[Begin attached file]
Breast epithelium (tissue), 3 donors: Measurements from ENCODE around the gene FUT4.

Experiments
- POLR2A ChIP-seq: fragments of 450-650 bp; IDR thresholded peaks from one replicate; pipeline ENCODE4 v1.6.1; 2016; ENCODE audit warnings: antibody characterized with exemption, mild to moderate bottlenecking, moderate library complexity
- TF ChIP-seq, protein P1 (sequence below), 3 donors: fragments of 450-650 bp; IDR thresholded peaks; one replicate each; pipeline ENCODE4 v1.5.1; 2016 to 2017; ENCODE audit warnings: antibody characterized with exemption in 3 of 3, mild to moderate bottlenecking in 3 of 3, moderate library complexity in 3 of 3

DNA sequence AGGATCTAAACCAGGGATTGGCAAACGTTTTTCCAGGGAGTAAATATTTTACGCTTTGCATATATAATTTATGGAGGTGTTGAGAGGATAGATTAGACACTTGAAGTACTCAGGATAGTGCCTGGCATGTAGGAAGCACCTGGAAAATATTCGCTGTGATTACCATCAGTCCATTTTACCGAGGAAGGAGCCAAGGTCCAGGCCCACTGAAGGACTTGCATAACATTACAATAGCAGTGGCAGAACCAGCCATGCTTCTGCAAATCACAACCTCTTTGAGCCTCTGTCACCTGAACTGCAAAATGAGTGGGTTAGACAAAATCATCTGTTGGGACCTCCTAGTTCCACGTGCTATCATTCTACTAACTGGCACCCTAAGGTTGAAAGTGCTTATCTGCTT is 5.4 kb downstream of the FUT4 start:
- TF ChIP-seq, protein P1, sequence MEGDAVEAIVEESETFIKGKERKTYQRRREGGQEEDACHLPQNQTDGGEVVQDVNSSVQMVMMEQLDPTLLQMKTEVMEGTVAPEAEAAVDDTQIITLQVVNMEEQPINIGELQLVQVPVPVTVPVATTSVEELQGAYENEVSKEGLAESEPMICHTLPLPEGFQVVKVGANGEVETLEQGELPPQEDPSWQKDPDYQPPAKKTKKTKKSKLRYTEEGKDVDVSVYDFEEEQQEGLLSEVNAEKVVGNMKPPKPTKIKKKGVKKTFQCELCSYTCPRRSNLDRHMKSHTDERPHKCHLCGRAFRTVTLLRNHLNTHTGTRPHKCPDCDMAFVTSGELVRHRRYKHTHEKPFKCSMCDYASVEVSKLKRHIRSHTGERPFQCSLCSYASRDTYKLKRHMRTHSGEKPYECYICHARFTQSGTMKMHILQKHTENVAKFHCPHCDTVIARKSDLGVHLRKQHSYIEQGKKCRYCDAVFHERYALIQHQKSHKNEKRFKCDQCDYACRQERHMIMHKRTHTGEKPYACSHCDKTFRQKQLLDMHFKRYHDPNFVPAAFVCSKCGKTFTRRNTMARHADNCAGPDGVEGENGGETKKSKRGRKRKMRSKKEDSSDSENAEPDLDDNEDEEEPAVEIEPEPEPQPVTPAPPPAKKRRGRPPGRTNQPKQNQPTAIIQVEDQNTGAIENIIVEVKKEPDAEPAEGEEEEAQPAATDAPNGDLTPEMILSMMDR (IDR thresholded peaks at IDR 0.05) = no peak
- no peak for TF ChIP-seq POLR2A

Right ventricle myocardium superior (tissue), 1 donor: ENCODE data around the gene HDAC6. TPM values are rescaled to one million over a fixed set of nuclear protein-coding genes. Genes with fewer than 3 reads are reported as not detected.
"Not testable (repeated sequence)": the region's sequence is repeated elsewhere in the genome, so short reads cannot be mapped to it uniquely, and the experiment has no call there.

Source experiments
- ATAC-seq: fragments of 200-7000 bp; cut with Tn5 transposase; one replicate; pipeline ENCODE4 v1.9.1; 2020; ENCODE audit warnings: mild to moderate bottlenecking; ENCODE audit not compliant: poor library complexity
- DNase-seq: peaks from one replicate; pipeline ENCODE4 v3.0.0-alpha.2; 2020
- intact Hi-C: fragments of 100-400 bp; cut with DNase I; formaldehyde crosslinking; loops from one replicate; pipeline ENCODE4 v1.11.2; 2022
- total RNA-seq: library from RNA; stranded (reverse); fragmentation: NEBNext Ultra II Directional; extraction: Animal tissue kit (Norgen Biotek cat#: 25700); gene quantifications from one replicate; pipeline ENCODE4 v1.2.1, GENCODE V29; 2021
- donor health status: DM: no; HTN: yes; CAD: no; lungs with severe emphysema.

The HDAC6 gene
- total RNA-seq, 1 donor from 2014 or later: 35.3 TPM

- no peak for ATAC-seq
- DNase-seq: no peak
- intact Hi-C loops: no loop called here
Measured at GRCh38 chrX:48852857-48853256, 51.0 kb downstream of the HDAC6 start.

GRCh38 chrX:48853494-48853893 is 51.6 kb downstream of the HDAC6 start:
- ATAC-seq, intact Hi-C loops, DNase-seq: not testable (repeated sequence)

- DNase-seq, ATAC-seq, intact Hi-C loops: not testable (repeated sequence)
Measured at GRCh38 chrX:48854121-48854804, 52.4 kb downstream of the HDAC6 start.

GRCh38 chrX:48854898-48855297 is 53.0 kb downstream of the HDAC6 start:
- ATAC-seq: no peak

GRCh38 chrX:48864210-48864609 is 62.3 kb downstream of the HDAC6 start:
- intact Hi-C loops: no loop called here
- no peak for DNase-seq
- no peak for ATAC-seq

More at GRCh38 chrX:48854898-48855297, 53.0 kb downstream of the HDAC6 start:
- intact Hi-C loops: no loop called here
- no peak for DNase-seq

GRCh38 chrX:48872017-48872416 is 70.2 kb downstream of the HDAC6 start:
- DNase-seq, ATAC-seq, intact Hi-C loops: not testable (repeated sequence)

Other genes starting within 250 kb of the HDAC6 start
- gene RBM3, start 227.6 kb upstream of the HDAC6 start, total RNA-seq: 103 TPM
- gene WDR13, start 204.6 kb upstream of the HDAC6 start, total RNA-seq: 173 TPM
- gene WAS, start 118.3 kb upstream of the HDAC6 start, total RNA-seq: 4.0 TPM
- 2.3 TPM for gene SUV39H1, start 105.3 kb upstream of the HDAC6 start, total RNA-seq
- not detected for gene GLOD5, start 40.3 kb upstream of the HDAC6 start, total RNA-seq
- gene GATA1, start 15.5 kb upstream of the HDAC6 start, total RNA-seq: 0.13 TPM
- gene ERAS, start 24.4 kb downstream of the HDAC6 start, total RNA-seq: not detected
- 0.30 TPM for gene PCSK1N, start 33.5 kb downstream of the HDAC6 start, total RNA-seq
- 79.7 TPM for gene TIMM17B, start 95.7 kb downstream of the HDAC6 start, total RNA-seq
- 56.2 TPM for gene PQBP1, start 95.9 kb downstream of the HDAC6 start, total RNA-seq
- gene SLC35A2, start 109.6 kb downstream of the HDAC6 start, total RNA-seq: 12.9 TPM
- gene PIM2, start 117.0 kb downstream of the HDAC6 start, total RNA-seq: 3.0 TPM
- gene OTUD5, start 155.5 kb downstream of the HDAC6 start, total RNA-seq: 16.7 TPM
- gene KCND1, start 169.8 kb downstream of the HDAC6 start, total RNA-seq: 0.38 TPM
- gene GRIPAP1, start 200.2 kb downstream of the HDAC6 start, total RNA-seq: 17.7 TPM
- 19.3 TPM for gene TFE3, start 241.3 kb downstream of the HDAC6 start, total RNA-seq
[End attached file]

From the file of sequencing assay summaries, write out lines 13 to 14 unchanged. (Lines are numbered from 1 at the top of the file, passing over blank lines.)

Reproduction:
- intact Hi-C: fragments of 100-400 bp; cut with DNase I; formaldehyde crosslinking; loops from one replicate; pipeline ENCODE4 v1.11.2; 2022
- total RNA-seq: library from RNA; stranded (reverse); fragmentation: NEBNext Ultra II Directional; extraction: Animal tissue kit (Norgen Biotek cat#: 25700); gene quantifications from one replicate; pipeline ENCODE4 v1.2.1, GENCODE V29; 2021